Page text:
You’ll Visit Barad-Dur and More in Shadow of Mordor

Last Updated: April 30, 2014

Shadow of Mordor
One of the highly-anticipated titles coming to the PS4 and Xbox One (among other consoles) this October is Middle-earth: Shadow of Mordor, which despite being a licensed game has the potential to be an intense fantasy adventure that appeals to Lord of the Rings fans and non-fans alike, with innovative gameplay elements such as the Nemesis System.

Although Mordor is, in some ways, the iconic location of Lord of the Rings, the novels and movies don’t really spend a lot of time there. Additionally, Shadows of Mordor takes place long before Sauron’s reign, so the Mordor we’ll see in this game isn’t exactly the same as the one we’re familiar with. This should open up great atmospheric and exploration opportunities, as the developers craft this dark landscape.

In an interview with Examiner, Director of Design Michael de Plater discussed some of the locations visited in the game, mentioning the Black Gates, Barad-Dur, and Mount Doom, although they aren’t quite “the blasted hell-scape seen by Sam and Frodo.”

It’s true, we all tend to think of Mordor as a “blasted hell-scape,” but it couldn’t have always been that way. De Plater addressed this issue in further depth, saying:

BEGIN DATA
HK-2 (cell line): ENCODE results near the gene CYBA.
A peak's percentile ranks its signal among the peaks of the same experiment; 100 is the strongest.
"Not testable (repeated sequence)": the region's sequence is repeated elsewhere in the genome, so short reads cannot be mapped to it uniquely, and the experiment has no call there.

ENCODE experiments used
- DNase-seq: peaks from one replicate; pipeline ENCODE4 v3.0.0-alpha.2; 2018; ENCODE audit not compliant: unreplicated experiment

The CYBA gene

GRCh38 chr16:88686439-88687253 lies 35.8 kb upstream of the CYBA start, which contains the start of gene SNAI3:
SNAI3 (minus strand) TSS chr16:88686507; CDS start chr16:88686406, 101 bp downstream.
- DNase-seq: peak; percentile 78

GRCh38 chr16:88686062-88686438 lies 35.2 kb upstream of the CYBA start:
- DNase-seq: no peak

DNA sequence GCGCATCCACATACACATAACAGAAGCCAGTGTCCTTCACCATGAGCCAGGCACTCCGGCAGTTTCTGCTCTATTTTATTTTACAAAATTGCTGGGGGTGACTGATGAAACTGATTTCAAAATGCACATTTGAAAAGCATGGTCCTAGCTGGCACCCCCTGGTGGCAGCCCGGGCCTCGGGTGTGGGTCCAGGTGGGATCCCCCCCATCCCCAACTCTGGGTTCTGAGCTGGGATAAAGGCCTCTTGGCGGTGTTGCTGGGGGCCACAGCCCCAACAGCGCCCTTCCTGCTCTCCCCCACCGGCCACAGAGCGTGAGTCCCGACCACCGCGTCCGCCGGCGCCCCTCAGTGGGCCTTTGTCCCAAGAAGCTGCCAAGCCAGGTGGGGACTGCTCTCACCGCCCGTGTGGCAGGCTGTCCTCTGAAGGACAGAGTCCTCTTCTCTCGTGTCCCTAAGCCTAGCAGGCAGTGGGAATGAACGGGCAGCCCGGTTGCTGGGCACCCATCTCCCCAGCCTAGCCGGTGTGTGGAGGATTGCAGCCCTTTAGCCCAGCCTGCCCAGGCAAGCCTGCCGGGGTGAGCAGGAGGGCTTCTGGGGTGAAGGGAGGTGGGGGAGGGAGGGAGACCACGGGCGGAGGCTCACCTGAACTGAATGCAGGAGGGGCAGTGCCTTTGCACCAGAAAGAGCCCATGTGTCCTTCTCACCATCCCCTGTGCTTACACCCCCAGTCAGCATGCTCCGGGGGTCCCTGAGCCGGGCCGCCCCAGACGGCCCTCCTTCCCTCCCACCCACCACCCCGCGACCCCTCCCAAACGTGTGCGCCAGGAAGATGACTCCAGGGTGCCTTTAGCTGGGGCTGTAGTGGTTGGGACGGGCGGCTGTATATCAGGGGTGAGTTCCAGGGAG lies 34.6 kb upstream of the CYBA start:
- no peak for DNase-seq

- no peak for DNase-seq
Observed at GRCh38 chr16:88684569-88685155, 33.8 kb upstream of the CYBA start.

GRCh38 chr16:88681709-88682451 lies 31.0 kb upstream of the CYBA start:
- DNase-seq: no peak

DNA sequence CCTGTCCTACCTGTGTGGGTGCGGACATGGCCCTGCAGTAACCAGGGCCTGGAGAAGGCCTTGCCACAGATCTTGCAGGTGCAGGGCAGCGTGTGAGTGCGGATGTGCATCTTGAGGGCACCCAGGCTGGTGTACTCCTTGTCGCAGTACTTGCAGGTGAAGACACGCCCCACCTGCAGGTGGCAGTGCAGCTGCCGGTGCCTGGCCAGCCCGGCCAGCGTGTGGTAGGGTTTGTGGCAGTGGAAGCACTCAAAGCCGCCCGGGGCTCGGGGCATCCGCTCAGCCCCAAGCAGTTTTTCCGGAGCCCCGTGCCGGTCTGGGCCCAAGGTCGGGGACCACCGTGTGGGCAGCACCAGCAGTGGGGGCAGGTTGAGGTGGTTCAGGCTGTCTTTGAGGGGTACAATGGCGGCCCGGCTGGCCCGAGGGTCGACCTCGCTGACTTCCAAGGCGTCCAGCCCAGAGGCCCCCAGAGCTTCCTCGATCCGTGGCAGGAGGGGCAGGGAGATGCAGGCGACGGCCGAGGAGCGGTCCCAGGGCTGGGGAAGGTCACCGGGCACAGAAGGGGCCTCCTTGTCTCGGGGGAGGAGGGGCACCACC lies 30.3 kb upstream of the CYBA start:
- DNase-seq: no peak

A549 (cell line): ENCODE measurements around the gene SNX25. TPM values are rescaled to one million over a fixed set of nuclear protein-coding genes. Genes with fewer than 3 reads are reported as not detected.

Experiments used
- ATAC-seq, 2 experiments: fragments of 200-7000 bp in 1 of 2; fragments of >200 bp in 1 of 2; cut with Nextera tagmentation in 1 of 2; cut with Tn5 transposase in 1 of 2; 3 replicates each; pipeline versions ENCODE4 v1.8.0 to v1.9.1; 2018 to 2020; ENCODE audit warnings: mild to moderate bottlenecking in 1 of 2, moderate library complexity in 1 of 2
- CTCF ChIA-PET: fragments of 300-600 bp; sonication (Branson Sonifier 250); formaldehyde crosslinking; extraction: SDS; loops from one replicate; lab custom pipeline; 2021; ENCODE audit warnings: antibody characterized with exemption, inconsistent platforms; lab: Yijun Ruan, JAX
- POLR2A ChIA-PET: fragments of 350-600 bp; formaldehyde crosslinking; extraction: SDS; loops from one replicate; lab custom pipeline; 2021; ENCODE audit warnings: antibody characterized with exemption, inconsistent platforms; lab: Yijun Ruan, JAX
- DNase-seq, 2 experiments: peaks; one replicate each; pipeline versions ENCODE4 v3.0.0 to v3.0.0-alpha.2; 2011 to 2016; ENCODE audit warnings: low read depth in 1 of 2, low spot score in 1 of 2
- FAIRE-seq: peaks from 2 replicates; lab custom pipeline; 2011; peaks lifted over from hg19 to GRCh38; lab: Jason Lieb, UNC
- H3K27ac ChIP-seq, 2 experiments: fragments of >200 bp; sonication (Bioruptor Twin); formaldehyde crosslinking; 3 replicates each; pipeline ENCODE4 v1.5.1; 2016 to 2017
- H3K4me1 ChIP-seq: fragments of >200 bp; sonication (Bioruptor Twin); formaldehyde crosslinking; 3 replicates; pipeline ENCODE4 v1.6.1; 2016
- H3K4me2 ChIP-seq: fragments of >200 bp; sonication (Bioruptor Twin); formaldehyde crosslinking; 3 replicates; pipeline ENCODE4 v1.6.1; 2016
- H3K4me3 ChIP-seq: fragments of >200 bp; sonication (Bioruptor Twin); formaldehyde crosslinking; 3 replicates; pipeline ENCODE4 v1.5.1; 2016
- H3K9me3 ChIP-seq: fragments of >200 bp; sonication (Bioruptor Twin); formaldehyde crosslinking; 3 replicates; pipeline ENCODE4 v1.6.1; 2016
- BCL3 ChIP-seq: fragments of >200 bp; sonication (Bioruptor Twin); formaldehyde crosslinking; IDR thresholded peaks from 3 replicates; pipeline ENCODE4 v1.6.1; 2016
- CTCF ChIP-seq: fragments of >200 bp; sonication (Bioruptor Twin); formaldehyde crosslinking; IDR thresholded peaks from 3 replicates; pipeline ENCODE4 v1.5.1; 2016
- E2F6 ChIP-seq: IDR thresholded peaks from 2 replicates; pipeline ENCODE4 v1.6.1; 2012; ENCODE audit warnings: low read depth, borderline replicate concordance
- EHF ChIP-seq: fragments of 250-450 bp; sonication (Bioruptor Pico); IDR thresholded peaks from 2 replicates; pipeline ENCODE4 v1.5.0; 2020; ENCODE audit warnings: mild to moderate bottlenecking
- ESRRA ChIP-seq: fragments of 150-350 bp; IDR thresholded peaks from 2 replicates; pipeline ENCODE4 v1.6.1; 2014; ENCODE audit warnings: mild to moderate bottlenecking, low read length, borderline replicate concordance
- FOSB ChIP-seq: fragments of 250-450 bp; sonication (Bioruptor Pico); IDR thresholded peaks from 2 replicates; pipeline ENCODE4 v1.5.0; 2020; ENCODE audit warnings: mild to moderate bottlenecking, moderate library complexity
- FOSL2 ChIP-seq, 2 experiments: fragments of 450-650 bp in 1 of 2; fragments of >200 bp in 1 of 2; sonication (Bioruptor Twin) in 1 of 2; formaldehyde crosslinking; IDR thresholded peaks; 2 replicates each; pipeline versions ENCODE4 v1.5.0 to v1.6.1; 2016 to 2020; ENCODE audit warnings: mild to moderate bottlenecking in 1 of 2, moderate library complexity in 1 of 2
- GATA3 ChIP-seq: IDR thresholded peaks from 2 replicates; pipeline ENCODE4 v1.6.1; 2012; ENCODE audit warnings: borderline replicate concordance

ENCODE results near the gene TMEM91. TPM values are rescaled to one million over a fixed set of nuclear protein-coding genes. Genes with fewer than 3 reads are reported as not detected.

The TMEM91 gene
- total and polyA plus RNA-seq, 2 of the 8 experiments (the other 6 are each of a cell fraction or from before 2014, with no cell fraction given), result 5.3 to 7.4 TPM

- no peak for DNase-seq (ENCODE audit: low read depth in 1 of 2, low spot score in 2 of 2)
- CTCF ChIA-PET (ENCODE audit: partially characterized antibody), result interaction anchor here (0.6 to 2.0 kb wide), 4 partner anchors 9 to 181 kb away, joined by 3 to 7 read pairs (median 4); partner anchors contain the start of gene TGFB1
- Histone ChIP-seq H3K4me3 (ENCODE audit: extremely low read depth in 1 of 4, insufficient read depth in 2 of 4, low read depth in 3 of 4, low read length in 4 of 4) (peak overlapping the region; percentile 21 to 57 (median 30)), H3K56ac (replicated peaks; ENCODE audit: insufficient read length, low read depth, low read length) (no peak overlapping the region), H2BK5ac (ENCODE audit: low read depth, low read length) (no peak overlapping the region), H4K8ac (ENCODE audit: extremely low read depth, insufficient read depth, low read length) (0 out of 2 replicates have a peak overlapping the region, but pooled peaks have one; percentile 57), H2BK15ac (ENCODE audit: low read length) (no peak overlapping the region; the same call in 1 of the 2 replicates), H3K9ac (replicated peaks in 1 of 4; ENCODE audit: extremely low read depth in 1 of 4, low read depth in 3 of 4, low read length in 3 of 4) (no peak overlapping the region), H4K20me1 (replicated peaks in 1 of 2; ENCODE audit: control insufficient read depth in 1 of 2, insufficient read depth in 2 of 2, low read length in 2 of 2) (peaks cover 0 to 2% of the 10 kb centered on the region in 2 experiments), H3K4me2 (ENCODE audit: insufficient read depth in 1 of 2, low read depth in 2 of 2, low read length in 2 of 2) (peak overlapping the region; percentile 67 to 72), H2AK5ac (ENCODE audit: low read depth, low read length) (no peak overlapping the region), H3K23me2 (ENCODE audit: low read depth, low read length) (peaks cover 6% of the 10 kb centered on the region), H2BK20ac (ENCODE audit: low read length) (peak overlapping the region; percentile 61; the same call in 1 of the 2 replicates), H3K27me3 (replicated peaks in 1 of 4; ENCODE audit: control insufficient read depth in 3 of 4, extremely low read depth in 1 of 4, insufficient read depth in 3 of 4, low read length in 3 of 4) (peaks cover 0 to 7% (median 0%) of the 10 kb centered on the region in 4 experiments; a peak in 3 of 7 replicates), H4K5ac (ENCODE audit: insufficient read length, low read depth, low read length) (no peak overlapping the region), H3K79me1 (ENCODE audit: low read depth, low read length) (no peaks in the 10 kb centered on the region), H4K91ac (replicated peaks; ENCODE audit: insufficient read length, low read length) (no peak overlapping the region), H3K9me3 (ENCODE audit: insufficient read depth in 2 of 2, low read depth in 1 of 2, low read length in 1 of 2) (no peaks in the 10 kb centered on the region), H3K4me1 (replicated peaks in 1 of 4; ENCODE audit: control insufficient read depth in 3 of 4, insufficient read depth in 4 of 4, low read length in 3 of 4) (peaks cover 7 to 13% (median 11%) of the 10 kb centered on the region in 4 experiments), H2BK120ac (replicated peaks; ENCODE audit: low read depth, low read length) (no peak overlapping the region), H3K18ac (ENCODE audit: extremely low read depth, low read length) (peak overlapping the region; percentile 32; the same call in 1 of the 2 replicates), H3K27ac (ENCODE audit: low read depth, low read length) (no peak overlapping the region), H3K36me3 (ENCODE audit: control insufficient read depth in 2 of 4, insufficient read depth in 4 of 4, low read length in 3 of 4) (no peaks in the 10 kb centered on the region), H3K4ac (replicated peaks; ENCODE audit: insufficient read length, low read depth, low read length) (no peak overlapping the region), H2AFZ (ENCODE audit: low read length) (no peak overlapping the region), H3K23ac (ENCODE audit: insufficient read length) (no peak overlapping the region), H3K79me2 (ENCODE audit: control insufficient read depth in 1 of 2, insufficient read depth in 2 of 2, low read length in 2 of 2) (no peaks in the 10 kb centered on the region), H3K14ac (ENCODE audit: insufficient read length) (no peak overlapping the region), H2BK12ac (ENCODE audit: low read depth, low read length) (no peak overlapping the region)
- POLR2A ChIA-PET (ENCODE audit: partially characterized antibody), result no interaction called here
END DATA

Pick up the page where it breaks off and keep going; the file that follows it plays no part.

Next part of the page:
“Additionally we get to travel deeper into Mordor to locations that have never been seen before in games. This lets us explore Mordor as a real ecosystem and living world, answering questions such as how Sauron could feed his massive armies in a land where we have previously only seen arid plains of ash.”

If you’re one of the many LotR fans who is concerned about how this game will fit into the series canon, de Plater also touched upon that, as he explained the team is “directly inspired by The Hobbit and The Lord of the Rings literature,” and Shadows of Mordor falls in “the decades between the Battle of Five Armies and the War of the Ring.” The game will “[combine] creative freedom with authenticity to the established canon.”

While he didn’t directly address the issue of the wraith powers, a core element of the game and the part that seems to conflict the most with canon, it sounds as though they’re taking care to remain true to the universe. What we find more interesting is de Plater’s emphasis on literature, as Shadow of Mordor draws from the original novels, rather than Peter Jackson’s movies.

Share your thoughts on Lord of the Rings, Shadows of Mordor, and the balance between creativity and canon when it comes to licensed video games, in the comments below.